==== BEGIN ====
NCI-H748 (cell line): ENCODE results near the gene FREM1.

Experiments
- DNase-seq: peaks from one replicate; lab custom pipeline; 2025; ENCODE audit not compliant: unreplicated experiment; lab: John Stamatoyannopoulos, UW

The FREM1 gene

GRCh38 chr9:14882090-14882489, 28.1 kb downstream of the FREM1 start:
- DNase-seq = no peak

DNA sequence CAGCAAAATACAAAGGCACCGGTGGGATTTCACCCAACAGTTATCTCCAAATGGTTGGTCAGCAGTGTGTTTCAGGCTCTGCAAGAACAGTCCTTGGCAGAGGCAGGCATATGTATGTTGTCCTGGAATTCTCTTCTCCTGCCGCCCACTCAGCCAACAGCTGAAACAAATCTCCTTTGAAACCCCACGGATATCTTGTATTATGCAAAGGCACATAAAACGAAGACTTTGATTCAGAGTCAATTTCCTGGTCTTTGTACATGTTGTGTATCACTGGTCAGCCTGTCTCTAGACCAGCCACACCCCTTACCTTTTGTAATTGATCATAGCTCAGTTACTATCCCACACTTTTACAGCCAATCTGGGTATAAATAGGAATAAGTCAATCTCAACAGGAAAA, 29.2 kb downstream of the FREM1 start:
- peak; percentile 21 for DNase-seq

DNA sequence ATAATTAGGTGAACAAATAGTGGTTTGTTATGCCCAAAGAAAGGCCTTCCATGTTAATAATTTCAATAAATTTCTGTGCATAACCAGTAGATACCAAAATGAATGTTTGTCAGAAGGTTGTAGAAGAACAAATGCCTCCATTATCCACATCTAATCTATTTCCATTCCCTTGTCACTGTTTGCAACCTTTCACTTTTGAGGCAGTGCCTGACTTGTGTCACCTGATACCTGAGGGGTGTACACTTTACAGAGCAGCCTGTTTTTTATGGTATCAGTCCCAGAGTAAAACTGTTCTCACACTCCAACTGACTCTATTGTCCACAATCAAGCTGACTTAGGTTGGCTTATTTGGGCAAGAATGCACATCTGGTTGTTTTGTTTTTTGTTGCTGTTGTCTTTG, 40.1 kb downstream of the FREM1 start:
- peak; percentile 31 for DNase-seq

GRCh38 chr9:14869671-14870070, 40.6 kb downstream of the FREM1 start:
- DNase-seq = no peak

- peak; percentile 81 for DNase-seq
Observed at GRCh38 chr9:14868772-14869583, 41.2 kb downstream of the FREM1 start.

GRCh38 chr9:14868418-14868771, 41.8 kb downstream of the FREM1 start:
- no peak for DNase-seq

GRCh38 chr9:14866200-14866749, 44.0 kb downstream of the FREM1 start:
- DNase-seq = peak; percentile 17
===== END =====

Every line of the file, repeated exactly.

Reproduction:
NCI-H748 (cell line): ENCODE results near the gene FREM1.

Experiments
- DNase-seq: peaks from one replicate; lab custom pipeline; 2025; ENCODE audit not compliant: unreplicated experiment; lab: John Stamatoyannopoulos, UW

The FREM1 gene

GRCh38 chr9:14882090-14882489, 28.1 kb downstream of the FREM1 start:
- DNase-seq = no peak

DNA sequence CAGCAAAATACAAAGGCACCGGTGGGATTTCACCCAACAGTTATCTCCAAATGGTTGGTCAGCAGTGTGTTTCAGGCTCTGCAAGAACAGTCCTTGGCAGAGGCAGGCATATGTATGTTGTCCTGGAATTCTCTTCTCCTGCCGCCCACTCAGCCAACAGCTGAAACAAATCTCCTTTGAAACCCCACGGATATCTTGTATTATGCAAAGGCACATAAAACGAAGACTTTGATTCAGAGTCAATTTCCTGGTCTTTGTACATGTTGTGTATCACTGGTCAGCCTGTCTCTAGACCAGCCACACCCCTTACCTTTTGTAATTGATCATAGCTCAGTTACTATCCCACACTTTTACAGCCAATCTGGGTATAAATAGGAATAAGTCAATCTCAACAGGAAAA, 29.2 kb downstream of the FREM1 start:
- peak; percentile 21 for DNase-seq

DNA sequence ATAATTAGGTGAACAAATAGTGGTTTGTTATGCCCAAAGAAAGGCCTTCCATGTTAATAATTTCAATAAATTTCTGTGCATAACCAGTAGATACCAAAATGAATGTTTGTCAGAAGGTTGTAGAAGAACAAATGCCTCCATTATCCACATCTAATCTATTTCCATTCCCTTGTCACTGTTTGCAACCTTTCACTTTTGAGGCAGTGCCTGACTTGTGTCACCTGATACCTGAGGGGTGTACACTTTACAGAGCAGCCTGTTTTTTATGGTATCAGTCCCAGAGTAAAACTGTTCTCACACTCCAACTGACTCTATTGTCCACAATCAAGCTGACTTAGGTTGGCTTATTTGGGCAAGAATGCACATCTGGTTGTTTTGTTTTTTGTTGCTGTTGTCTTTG, 40.1 kb downstream of the FREM1 start:
- peak; percentile 31 for DNase-seq

GRCh38 chr9:14869671-14870070, 40.6 kb downstream of the FREM1 start:
- DNase-seq = no peak

- peak; percentile 81 for DNase-seq
Observed at GRCh38 chr9:14868772-14869583, 41.2 kb downstream of the FREM1 start.

GRCh38 chr9:14868418-14868771, 41.8 kb downstream of the FREM1 start:
- no peak for DNase-seq

GRCh38 chr9:14866200-14866749, 44.0 kb downstream of the FREM1 start:
- DNase-seq = peak; percentile 17